Our Math Solutions trainer recommended the book "Faster Isn't Smarter" by Cathy Seeley. This book points out that as teachers we sometimes do not ask enough of our students. We tend to tell them the procedure, tools, or most effective approach to a problem. But students need to struggle...constructively. By providing this complexity in our classrooms, we ask students to persevere, analyze, and critically think.
In "Faster Isn't Smarter," Cathy Seeley defines constructive struggling as:
"Constructive struggling can take place when a teacher decides that one demanding, possibly time-consuming problem will likely provide more learning value than several shorter but more obvious problems. Constructive struggling involves presenting students with problems that call for more than a superficial application of a rote procedure. Constructive struggling occurs when an effective teacher knows how to provide guiding questions in a way that stops short of telling students everything they need to know to solve a problem."(For the full article, please click here.)
When we left the professional development, my teammate and I knew what we needed to do. Provide this challenge by being more comfortable with the struggle that may occur, by posing less questions but more demanding ones, and by analyzing the story problems we currently use.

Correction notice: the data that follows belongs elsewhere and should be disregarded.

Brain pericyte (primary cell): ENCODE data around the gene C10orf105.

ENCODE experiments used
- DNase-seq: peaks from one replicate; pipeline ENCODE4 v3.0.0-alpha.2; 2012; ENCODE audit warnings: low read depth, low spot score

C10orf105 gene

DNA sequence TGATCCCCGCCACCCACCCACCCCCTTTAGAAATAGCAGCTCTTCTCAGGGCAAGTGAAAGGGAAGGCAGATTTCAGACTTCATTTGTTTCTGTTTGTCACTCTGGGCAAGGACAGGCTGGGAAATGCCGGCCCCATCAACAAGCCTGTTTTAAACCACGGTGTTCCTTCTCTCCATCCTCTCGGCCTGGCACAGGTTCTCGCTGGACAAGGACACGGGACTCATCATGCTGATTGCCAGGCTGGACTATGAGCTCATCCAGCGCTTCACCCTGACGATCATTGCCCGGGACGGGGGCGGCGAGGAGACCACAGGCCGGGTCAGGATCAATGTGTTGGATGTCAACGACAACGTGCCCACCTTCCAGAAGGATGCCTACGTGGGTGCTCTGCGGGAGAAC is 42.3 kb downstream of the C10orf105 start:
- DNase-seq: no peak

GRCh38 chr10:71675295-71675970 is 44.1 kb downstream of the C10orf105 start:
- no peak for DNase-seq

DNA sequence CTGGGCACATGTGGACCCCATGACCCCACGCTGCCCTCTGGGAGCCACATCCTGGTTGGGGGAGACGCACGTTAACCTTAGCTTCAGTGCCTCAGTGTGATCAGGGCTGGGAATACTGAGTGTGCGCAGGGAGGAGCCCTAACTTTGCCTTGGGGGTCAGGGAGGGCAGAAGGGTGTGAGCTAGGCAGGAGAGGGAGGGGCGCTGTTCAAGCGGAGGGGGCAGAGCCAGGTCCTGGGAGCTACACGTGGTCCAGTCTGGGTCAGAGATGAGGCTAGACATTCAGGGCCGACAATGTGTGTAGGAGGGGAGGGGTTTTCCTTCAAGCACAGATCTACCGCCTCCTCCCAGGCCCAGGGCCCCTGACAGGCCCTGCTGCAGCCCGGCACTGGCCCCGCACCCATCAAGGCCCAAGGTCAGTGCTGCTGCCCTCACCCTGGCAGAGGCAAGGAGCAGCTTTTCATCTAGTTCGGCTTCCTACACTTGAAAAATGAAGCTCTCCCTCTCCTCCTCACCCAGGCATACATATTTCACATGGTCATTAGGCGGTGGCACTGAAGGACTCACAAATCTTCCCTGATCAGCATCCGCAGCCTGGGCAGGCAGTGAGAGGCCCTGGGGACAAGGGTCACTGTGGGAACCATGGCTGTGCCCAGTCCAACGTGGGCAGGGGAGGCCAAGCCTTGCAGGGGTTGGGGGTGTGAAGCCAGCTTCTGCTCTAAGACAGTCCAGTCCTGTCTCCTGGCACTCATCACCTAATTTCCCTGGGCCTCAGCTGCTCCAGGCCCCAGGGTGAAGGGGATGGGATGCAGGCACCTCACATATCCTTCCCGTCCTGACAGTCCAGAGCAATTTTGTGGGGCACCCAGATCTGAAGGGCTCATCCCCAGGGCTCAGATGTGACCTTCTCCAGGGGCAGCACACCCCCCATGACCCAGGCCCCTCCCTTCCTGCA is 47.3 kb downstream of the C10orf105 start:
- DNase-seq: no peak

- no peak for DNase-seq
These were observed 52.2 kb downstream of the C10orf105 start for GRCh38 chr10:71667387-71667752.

For the past two years we have used "Problem Solving with Story Boxes." This is a free document that includes a year long set of themed story problems. The kids love it, we love it but we also know that we can add more "constructive struggle" to some of these problems. Not every problem because we want a balance...but some. To make them higher level tasks, we need to make them more open ended to allow for multiple answers. The problems must also allow students to make connections and help them to make sense of mathematics.
So I tried out my new learning. Here are two examples of what I did with some story problems from one of the units in "Problem Solving with Story Boxes."
My upcoming year will involve a lot of this type of change and reflection. Does this seem like something you need to add to your classroom or do you have resources that provide this type of struggle already?